While red wine has long been credited for playing a key role in the “French paradox,” new research claims it’s not the vino, but the blue-ripened veins of old, moldy cheeses like Roquefort that allow the French to enjoy a rich fatty diet and still boast one of the longest life spans in Europe.
In a study published in Medical Hypothesis, scientists from a Cambridge-based biotech company in the UK found that moldy, blue-veined cheeses like Roquefort have anti-inflammatory properties — a finding that could explain why the French have among the lowest mortality rates from cardiovascular-related diseases.
According to 2009 statistics from the OECD, France had the third lowest rate of mortality from heart disease or stroke out of 35 countries.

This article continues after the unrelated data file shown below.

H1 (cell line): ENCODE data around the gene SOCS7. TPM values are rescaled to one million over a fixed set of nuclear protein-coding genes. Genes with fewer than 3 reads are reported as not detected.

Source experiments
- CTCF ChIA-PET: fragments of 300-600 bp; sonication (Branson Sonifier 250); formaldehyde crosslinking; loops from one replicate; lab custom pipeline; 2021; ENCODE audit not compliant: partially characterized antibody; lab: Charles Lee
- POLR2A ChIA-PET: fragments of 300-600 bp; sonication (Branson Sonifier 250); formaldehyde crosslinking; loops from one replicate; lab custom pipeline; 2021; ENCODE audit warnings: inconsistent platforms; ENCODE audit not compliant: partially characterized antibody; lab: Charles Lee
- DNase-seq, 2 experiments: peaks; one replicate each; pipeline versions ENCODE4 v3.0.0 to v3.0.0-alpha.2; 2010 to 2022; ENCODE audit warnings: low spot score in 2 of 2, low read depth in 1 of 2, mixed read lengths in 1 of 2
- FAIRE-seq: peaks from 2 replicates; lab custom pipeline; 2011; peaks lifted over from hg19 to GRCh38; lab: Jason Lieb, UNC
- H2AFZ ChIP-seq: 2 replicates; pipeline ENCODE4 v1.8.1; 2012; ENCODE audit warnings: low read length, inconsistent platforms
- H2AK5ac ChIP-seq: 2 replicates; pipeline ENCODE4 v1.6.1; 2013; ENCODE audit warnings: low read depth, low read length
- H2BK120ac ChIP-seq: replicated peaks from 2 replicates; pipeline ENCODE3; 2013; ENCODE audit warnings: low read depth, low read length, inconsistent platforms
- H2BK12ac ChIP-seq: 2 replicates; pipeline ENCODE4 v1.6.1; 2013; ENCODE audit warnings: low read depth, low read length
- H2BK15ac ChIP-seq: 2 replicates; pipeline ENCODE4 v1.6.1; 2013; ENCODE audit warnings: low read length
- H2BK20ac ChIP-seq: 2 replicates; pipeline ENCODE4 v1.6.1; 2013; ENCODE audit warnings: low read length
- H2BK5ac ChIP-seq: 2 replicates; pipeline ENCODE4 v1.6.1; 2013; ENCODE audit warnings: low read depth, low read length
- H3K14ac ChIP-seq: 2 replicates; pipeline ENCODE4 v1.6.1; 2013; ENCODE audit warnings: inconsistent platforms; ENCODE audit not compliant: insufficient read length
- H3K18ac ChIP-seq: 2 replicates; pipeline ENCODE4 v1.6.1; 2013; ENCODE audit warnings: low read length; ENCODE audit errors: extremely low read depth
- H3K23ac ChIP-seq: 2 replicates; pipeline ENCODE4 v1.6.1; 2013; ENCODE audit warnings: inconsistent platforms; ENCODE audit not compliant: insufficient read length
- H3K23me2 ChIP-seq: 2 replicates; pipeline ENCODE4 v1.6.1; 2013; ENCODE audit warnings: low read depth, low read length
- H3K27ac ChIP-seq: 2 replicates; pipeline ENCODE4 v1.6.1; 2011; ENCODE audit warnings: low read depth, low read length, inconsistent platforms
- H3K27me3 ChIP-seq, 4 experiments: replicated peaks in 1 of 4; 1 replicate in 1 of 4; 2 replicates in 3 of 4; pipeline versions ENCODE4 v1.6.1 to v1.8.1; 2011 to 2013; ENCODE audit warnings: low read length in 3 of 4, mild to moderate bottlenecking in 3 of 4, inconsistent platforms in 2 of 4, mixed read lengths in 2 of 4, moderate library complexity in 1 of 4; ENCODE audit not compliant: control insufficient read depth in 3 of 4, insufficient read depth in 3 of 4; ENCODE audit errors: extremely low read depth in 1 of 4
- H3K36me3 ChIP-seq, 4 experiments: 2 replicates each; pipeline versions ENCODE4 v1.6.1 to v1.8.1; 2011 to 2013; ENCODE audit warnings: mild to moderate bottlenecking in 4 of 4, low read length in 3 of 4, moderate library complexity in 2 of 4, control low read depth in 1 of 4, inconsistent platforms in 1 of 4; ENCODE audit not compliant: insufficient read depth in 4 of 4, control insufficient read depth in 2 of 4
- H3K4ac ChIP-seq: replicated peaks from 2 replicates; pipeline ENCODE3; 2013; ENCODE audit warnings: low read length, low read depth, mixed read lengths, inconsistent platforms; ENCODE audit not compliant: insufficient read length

While research is ongoing on the link between heart disease and inflammation — the body’s natural response to injury — chronic inflammation has been shown to damage the lining of artery walls and contribute to the formation of harmful plaques.
In their study, meanwhile, scientists from Lycotec found that the anti-inflammatory properties in moldy cheeses worked best in acidic environments, most notably in the stomach lining and skin surface.
The scientists also hope to extract the anti-inflammatory properties of moldy, fermented cheeses to use in pharmaceutical or beauty products.